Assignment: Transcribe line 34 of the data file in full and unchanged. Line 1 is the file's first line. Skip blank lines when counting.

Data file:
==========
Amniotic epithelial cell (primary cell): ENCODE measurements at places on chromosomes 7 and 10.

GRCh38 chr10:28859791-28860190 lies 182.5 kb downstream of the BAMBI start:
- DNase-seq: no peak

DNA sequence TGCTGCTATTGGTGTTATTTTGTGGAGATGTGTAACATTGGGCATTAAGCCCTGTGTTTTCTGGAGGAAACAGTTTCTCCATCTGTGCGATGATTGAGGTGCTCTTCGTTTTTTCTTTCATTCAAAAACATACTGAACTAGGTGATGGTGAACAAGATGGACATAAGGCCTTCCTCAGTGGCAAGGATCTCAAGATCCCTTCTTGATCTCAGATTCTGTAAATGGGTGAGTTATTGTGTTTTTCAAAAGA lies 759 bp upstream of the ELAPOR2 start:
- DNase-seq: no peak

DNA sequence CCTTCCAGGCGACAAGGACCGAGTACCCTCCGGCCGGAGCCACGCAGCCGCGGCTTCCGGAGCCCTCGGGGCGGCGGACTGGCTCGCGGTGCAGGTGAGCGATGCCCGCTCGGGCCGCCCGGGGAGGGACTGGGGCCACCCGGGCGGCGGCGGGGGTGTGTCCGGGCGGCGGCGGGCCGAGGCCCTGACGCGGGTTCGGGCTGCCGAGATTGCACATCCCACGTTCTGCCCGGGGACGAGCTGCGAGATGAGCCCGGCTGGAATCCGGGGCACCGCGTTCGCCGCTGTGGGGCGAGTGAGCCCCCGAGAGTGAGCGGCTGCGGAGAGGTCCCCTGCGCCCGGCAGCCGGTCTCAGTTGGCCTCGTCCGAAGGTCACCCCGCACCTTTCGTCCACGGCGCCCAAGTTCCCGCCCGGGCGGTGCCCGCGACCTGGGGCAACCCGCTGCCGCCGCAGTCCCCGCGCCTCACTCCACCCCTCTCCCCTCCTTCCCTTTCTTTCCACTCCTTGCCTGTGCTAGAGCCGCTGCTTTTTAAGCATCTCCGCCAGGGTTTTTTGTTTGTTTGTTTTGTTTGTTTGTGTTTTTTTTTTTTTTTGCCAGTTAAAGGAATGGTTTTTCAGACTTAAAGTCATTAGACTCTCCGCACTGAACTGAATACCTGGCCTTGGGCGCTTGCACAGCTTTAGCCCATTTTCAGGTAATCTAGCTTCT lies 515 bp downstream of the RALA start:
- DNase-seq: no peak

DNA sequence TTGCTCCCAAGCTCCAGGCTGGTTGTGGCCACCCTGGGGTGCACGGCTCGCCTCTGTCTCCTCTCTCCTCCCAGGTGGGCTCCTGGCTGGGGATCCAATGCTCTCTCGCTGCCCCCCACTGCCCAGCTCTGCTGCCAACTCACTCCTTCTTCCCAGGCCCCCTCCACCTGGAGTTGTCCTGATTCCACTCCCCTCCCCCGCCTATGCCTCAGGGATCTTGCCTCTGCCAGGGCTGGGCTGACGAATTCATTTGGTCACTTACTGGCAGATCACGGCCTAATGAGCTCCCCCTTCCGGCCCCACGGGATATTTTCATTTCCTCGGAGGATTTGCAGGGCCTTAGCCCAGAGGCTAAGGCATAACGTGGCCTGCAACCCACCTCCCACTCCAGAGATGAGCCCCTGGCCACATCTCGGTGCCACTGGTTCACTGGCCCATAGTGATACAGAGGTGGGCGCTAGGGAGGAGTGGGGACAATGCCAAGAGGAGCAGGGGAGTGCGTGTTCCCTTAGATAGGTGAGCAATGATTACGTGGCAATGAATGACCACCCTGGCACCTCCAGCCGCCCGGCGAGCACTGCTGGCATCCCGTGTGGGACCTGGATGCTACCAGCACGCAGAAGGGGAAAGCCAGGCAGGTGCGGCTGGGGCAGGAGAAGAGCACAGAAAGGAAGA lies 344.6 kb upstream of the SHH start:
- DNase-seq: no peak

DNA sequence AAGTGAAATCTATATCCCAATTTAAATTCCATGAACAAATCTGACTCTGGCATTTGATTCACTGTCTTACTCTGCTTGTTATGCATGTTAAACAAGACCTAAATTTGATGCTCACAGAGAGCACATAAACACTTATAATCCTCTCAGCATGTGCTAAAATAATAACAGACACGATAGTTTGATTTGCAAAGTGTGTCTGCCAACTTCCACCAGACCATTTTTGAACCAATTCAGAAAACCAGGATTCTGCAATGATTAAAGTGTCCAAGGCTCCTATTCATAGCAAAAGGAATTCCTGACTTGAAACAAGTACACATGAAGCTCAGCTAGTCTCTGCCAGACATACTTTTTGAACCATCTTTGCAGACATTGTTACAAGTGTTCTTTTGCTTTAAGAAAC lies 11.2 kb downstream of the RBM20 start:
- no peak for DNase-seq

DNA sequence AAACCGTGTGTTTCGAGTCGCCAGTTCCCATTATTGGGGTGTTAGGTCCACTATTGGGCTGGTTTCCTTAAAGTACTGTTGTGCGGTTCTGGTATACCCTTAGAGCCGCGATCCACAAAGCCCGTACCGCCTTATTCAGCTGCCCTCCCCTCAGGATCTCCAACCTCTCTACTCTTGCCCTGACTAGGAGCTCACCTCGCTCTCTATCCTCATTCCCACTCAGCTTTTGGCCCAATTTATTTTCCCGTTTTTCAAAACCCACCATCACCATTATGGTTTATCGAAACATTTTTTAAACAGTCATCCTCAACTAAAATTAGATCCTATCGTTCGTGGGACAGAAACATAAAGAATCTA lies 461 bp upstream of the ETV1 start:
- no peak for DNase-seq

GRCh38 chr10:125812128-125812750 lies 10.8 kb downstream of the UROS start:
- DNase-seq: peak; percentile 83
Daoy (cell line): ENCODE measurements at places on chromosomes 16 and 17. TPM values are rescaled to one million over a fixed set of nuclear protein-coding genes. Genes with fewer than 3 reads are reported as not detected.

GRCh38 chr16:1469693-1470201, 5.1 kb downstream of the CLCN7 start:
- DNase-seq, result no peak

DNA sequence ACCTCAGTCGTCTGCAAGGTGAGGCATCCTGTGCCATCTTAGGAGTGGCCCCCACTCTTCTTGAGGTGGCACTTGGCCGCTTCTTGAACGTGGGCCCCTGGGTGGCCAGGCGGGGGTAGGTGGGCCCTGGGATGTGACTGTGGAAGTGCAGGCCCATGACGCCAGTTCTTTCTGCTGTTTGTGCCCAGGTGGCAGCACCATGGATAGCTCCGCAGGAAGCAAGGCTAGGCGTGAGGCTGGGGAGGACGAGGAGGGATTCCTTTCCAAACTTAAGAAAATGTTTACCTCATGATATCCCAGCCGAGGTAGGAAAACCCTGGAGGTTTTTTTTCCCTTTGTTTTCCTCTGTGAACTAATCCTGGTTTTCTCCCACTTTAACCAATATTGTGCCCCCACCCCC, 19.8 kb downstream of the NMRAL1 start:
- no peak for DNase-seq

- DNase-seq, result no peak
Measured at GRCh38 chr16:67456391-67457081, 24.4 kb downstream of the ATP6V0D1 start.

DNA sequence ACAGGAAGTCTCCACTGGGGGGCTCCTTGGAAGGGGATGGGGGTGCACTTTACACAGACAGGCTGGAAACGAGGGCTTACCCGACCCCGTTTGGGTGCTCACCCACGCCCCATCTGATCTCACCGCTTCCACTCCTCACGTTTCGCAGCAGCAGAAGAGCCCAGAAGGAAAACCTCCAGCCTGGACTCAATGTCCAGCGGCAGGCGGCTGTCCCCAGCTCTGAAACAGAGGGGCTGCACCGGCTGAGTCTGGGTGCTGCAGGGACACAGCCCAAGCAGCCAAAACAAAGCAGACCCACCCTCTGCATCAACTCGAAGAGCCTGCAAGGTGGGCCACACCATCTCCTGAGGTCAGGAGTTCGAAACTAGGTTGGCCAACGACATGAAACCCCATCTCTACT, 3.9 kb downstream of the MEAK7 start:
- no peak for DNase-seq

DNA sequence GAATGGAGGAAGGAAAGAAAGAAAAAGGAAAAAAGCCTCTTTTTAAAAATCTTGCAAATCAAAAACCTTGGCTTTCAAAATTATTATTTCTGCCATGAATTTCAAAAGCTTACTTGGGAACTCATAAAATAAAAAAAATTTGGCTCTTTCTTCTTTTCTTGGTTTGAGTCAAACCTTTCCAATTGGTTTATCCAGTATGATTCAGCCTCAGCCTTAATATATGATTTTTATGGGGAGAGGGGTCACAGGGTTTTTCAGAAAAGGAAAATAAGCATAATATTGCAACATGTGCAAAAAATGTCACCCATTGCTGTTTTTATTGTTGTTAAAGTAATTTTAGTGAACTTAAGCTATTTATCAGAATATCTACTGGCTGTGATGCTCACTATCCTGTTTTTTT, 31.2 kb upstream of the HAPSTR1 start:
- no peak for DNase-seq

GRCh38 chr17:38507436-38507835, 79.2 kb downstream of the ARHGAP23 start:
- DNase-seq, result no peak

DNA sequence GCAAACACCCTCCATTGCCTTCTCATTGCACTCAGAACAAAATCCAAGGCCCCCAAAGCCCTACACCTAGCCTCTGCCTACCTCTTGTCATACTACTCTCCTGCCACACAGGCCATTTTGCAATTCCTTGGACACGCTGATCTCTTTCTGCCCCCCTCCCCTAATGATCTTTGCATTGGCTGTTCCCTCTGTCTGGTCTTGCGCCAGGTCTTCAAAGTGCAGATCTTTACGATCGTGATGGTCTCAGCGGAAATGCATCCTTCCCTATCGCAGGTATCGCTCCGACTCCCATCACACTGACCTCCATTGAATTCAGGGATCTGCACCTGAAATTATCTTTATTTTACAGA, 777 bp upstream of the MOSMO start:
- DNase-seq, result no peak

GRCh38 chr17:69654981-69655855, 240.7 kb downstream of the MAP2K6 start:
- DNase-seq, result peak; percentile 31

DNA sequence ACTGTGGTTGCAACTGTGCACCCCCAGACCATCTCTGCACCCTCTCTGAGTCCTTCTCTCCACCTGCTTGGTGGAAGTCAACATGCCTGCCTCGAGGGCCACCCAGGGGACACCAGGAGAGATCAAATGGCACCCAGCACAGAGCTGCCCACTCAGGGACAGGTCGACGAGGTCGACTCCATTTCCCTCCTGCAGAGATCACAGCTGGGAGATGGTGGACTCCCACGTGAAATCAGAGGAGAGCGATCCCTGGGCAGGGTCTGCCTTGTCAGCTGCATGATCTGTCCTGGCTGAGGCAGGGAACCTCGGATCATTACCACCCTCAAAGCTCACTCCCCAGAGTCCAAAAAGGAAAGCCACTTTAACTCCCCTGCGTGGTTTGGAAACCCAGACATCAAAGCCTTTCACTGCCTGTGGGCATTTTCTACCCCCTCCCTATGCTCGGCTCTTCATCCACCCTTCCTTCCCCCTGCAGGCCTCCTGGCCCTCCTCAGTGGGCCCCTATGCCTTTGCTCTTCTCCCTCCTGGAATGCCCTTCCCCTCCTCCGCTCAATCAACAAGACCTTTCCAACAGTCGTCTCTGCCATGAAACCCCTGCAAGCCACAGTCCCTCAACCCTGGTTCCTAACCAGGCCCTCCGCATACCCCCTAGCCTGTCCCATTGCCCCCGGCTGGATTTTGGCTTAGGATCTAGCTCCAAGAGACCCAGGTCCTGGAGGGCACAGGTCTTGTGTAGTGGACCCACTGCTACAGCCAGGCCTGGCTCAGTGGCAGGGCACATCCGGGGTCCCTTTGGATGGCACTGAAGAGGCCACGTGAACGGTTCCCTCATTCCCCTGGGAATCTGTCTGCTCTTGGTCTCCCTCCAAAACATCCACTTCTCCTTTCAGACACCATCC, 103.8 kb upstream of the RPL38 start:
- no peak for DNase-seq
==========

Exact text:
- no peak for DNase-seq